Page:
This is the third and final installment of the posts leading up to the performance of my choral setting of Wallace Stevens’ poem Sea Surface Full of Clouds on March 3, 2024.  (at The Society For Ethical Culture, 2 West 64th street at 3:00)

Throughout most of my creative life I have felt defensively timid about my work.  It has failed to adhere to the standards of style considered mandatory for our era.  The three most recognized among my teachers, Walter Piston, Luigi Dallapiccola and Aaron Copland did what they could to urge me to abandon my predilections for continued use of tonal harmony.  My final teacher, Bernhard Heiden, did me the signal favor that enabled me to have a productive and satisfying professional career in Academe.  He advised me to change my doctoral degree program at Indiana University from Mus.D. in Composition, to Ph.D. in Music Theory.  “As long as you write the kind of music you do, no respectable music department will hire you as a composer in residence.   Get a research degree; do the research; get a position with tenure and then you can compose whatever music you wish.”    I followed his advice; it was dead on and I have thrived.     So, I think, has my music, though the larger musical world is yet to recognize it.

That larger musical world has its problems and its missed opportunities.   Classical music has traditionally provided the richest enhancement to spiritual endeavors, to meaningful celebrations and to the deepest consolation in times of grief.    It has, I think, also offered a means of seeking and sometimes finding the basis of unity and brotherhood among peoples and nations.   A prime current and ongoing example of this is the West-East Divan Orchestra in which young musicians from both Israel and the Palestinian and other Arab nations participate.    Founded and led by Daniel Barenboim and Edward Said, this organization helps young musicians find, in the harmony of the notes they are playing, a basis for their peoples to learn to live together in peace.     But to me, this wonderful heartwarming venture also exposes a shortcoming in our profession which stirs as much reproach in me as the exploits of the West-East Divan stirs admiration.     I have observed the programs of the group when they have concertized around the world. Several years ago they toured with the complete cycle of Beethoven symphonies..   I find nothing later than Tchaikovsky…above all, nothing by a contemporary composer let alone new music by any composer from the peoples that comprise the orchestra.  That lack, I think, severely limits the orchestra’s power to inspire and persuade.    Classical music, as it was allowed to evolve into the 20th century (let alone the 21st)  has offered nothing that can heal the wounds of the world.

Young composers who show talent are relentlessly instructed by their credentialed teachers to eschew tonal harmony.   This reached its greatest intensity in the middle of the 20th century when highly recognized critics and musicologists referred to the “annihilation” of tonality as accomplished fact.  Gimmicks such as “minimalism” allowed the individual chords of tonal harmony back in, but never in ways that the irresistible grammar of their combinations could be perceived.   And the greatest glory went to the composers furthest out from the realms of harmony.   Imagine the absurdity of Barenboim’s programming the works  of his late friend and professional colleague, Pierre Boulez, for one of these tours and the tragedy of the current situation in classical music is clear.    Alas, when the best and the brightest are led, from their youth, away from the musical language that reaches the hearts of large numbers of listeners, celebratory music, when it exists at all, is left to the purveyors of kitsch with whom, I suppose, as the academy draws its lines, I, and Sea Surface Full of Clouds would be associated.   I earnestly insist, it doesn’t belong there.  I would rather think of it as a clarion call to young musicians who love the greatest works in the repertory and want to emulate them, to stick to their guns.    Those who have prodded you to regard the exquisite language developed in and through those works as exhausted have done nothing to bring the art of music forward in service to humanity.  Humanity needs great music.   Needs it, perhaps, more than ever.    Stravinsky, in the 1960’s predicted, on television,  that by today, children will be singing 12-tone rows.   On a final note of humor, try singing “The Farmer in the Dell” in 12-tone rows.   It can be fun!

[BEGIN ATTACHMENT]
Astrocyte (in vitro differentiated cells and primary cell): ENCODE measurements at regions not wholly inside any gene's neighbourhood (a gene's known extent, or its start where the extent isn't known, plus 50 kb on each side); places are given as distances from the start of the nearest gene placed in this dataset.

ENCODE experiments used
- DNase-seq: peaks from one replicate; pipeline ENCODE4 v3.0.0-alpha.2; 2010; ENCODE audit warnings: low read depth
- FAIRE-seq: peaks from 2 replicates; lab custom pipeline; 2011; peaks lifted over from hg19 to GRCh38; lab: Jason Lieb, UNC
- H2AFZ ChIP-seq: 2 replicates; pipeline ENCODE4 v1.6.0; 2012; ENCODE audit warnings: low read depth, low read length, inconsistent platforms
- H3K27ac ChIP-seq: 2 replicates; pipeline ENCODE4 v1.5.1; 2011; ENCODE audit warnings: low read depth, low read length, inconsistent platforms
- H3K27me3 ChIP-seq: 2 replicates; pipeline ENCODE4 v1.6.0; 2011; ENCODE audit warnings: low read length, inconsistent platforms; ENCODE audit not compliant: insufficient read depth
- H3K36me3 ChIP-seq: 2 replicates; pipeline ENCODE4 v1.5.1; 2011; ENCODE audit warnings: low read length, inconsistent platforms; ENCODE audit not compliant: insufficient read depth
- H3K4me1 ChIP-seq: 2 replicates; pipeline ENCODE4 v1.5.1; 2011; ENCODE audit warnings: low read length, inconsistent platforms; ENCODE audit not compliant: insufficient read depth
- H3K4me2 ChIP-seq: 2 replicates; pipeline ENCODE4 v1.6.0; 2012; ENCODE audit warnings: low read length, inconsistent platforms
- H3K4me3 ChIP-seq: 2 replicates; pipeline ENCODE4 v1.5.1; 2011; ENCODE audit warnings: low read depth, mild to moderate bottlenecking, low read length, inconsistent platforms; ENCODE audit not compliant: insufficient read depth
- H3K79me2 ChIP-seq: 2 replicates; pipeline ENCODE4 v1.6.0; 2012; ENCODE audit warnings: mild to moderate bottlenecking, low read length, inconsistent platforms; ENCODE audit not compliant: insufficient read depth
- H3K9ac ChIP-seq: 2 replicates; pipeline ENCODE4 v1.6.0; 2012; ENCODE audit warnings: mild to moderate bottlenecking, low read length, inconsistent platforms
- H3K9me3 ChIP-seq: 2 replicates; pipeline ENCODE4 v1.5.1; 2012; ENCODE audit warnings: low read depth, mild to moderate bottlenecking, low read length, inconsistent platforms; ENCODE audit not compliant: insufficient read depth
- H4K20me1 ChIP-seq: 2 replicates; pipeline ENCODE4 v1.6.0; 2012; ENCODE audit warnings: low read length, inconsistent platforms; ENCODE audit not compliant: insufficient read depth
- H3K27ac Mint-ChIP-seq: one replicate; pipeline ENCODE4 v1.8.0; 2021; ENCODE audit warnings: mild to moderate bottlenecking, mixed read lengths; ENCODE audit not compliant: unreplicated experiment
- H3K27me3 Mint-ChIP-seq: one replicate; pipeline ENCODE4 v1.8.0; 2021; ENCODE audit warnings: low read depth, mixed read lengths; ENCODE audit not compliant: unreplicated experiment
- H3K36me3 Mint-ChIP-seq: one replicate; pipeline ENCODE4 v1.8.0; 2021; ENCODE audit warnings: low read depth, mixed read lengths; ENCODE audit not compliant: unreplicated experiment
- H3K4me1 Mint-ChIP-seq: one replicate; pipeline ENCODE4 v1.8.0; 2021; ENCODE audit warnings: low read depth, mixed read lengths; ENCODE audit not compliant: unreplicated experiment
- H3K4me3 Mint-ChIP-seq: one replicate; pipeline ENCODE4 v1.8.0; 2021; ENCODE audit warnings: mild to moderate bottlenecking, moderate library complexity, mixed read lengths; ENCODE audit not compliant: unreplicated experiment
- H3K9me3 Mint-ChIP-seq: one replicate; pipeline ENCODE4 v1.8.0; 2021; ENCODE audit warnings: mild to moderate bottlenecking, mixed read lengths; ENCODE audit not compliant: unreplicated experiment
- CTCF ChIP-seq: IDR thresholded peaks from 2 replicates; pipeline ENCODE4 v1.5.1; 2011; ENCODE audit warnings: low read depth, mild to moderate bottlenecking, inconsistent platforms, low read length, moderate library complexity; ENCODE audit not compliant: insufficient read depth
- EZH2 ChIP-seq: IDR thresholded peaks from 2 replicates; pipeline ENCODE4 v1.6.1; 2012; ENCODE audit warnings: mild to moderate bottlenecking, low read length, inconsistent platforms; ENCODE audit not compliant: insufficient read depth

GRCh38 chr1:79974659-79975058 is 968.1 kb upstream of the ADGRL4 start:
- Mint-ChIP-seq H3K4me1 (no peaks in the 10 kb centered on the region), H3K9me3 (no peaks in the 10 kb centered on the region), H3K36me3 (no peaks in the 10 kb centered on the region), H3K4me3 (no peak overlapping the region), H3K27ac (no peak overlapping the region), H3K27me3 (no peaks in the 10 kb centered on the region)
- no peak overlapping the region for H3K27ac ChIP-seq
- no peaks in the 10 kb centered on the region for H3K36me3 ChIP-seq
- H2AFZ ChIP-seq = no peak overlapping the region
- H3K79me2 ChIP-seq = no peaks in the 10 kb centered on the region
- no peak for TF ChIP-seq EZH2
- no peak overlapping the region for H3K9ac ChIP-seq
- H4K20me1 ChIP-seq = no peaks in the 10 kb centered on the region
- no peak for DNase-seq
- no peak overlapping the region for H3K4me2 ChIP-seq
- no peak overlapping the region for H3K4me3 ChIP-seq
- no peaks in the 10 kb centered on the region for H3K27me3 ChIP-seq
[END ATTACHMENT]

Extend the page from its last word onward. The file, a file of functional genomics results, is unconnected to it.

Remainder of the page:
Besides Sea Surface Full of Clouds, set to the work of a poet thought to inspire only modernist composers, I have composed two operas and dozens of songs.  Occasional microtones articulate appropriate passages in both operas, but the prevailing idiom would not be unrecognizable to audiences of over a century ago.  I do not find that similarities to the language of great music past prevents my music’s relevance to the needs of the present.

Sea Surface Full of Clouds, perhaps because it is the result of my perusal of Stevens’ poems with the expectation of their compelling me in a more modernist direction (as described in the first of the preceding essays in this space)  stands, more than any other of my works, as a kind of manifesto for preserving the rich language of functional harmony as a living language for composition and not only as a look at an historic period mourned and gone.